Breakfast in Belfast, 1972

Breakfast in Belfast, 1972
Ryan Everett Felton

          It was one of MacCruiskeen’s boys I plugged. I rolled the eejit down the alley and tottered off for a pint.
          In Belfast there’s no call for subtlety anymore. Snipers’ve seen to that. Most blokes in my line of work appreciate it, that lifted veil. Guns blazin’ and that.
          I miss the subtlety, me.
          This lass’s in the oul’ pub, in the stool next to me usual spot. A knockout – hair spun from silver, skin like cream. Like she’s waitin’ for me there.
          She takes me hands, wraps the fingers round a cold Guinness. Makin’ eyes and pouty lips at me. I mean, Jaysus. ‘Member what I said about subtlety?
          I drain the glass. “Thanks for the Arthur’s,” I says. “One on me?”
          This bird shakes her head and lays a palm on my chest, where blood and dirt’ve formed a stiff pancake. “What happened?” she asks with a voice like rusty nails on glass.
          “Hazards o’ the job,” I says. “Deal went arseways. Disciplinary measures were taken.”
          What she does then is, she unbuttons me shirt, bold as yeh like. Pulls it off, reaches for the barkeep’s dishwater bucket. Wads up the shirt and dunks it into the suds, scrubbin’.
          “What is your vocation, Bradaigh?” she asks. That voice – makes me bones cold. And when’d I tell her me name, anyhow?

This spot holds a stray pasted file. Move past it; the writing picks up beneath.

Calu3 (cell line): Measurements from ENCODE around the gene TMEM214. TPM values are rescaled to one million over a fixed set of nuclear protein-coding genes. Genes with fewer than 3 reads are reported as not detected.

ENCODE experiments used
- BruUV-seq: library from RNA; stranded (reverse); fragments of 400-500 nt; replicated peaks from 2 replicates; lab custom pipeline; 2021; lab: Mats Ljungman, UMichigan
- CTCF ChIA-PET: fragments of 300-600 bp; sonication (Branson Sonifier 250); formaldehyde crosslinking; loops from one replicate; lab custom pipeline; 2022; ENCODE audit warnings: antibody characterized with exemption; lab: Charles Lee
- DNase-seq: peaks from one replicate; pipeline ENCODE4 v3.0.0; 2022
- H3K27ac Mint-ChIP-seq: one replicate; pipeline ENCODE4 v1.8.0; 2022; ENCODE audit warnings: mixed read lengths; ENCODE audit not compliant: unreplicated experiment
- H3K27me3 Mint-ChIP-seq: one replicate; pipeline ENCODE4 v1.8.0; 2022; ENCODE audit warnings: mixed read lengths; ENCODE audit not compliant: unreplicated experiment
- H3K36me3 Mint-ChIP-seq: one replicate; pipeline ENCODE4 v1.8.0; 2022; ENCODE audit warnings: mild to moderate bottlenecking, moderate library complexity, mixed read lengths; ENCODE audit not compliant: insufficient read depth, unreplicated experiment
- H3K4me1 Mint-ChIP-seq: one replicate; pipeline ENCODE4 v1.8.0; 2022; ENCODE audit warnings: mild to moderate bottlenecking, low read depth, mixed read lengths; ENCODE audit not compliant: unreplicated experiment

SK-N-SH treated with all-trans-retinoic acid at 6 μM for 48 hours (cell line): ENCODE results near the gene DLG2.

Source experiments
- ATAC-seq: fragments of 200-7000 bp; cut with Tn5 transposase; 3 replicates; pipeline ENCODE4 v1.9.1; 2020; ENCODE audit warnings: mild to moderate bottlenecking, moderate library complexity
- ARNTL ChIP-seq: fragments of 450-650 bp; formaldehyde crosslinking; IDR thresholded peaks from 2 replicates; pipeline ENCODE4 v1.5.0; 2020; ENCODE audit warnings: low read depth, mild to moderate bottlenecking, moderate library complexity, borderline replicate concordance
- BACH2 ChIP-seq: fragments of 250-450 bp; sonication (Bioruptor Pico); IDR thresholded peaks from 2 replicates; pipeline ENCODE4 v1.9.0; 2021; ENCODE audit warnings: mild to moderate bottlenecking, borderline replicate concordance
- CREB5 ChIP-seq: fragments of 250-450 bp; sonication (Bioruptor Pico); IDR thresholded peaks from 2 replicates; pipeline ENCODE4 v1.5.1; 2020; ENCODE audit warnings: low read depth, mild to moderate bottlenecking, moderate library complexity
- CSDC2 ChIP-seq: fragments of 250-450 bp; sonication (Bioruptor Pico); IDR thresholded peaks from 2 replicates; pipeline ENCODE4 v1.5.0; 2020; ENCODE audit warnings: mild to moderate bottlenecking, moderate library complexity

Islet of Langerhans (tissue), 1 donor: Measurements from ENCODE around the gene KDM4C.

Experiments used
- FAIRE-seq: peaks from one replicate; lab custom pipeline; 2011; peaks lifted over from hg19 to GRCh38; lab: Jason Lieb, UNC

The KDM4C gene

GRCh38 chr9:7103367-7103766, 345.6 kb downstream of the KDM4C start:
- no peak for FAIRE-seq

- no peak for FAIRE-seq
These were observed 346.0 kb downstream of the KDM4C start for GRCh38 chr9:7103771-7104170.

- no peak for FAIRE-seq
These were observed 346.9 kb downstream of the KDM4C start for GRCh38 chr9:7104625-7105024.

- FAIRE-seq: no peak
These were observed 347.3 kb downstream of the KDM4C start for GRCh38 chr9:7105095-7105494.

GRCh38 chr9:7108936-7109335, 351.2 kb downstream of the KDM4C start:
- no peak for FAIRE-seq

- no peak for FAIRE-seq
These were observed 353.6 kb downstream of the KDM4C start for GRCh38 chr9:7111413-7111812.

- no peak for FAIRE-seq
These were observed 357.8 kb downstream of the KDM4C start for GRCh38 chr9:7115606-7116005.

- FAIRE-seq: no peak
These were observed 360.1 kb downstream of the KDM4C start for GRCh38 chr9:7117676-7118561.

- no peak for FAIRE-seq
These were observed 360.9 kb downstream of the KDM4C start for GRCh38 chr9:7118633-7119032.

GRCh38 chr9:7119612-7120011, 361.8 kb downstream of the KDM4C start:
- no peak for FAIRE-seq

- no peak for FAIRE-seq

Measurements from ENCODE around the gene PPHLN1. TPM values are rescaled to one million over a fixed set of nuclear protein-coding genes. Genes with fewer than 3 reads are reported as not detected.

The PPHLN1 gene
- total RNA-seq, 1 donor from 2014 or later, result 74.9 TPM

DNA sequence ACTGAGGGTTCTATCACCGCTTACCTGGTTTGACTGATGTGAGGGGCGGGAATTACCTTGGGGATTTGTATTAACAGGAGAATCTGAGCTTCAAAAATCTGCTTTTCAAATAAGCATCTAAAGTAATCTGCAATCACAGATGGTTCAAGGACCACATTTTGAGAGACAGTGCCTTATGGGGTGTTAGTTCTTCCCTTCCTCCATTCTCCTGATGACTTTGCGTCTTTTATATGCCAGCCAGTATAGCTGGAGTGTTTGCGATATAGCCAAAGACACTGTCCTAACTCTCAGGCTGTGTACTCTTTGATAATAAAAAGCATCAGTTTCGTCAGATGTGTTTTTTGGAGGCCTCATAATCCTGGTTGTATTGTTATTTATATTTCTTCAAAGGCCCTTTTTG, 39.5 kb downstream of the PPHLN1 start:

But she’s so pretty I’d be a right gobshite, blowin’ ‘er off. So I say, “Entrepreneur.” Then shrug. “Or errand-boy, more like.” Her white eyelashes fall like wee curtains. I ask, “And what do yeh do, miss? For livin’ or pleasure?”
          She’s still sloshin’ that shirt through the soap-water. “I sing,” she says.
          “Gowan!” I lean in, smell her. Scent’s like peat, like earth. “A singer! Round here? Would I’ve ever heard yeh anywhere?”
          Wringing the wet outta me shirt, she says, “No. Not yet.”
          I take back the shirt and slip into it. It’s spotless, now.
          It’s hard not starin’ at her figure, leanin’ over the bar to return the bucket. She comes back up with another draught for me.
          I drink. “So,” I says, “will yeh be givin’ us a song then?”
          “Oh yes.” She smiles. Pointed teeth, in rows like a shark’s, peep outta her pretty lips. “Any minute now.” A silver comb, silver like her hair, comes outta her pocket and she’s brushing that perfect head of hair. “It’s almost daylight,” she says. “Are you hungry?”
          “Nae,” I say. “Thirsty still, though. Barkeep?” But then I look round. We’re alone. “Where is everyone?”
          “When I entered, they left.” She puts the comb away. “Are you hungry?”
          And then I understand. Bit late, at that, but I see now. I say her name.
           Bean Sí,” says I. “Banshee?”
          I could leave, I think. Or stop her singing, somehow. But it wouldn’t matter. She’d only find me again. Or I’d find her.
          She pours another pint. Makes me a proper breakfast. And when I finish, she sings the last song I’ll ever hear.
          ‘Least it’s pretty.

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